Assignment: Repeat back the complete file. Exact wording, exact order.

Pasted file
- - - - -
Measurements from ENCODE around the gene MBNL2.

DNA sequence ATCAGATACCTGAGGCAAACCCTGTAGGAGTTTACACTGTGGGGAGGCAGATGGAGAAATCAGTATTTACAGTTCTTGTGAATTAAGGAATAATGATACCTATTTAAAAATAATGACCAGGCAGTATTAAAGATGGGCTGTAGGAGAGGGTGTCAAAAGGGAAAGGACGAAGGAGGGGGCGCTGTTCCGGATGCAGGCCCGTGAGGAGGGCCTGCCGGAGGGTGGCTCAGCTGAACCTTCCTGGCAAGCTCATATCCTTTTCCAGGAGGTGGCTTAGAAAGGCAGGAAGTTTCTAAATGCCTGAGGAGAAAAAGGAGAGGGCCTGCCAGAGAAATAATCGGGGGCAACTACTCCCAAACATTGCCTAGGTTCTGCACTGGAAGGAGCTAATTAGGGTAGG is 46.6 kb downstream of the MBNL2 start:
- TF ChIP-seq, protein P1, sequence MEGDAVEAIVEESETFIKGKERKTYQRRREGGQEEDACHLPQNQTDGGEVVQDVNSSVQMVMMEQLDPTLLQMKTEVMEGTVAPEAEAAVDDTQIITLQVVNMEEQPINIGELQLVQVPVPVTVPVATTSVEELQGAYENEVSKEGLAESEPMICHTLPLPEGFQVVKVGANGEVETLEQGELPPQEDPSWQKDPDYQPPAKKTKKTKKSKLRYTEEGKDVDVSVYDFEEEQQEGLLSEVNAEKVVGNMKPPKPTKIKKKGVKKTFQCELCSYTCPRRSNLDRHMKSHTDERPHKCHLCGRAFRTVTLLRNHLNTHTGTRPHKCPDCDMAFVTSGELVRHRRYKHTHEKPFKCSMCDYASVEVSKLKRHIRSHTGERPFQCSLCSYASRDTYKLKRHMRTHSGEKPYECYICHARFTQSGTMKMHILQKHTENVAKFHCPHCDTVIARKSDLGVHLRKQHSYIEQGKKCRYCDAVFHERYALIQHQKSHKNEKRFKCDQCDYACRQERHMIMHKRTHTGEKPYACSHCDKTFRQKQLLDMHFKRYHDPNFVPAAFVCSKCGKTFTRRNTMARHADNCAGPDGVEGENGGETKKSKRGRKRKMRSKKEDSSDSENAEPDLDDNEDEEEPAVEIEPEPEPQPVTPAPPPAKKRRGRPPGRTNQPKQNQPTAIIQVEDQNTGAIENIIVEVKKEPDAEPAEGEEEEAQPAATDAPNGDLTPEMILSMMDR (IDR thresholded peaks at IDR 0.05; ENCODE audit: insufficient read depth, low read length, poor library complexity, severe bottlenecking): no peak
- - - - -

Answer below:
Measurements from ENCODE around the gene MBNL2.

DNA sequence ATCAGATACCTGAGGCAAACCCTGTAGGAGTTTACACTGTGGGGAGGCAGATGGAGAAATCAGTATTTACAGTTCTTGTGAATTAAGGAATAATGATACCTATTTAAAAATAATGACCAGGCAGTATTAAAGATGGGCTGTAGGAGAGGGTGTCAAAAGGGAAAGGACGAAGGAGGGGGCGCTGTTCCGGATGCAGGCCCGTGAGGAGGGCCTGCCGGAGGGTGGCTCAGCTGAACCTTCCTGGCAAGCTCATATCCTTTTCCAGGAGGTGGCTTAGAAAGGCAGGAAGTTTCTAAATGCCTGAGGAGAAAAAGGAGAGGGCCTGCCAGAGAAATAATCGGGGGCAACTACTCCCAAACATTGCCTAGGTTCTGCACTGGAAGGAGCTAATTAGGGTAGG is 46.6 kb downstream of the MBNL2 start:
- TF ChIP-seq, protein P1, sequence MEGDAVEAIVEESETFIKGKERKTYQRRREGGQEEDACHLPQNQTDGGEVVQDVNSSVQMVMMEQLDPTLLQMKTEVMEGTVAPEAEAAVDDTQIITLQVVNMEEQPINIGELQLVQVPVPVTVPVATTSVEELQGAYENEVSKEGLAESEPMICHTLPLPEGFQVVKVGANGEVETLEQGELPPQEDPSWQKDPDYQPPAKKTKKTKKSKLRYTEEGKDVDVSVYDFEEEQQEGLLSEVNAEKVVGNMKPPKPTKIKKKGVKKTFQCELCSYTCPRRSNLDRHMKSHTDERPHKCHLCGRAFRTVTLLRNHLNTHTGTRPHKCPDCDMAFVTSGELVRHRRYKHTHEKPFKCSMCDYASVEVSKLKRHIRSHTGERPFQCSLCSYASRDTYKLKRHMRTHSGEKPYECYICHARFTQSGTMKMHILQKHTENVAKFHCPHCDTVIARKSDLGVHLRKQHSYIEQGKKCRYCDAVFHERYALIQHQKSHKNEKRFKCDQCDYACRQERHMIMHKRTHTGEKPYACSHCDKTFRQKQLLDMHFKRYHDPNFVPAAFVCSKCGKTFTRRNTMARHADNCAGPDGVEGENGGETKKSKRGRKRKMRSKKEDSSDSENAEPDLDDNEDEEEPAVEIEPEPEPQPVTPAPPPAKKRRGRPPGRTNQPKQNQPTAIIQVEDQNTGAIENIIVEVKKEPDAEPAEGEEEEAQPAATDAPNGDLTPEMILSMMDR (IDR thresholded peaks at IDR 0.05; ENCODE audit: insufficient read depth, low read length, poor library complexity, severe bottlenecking): no peak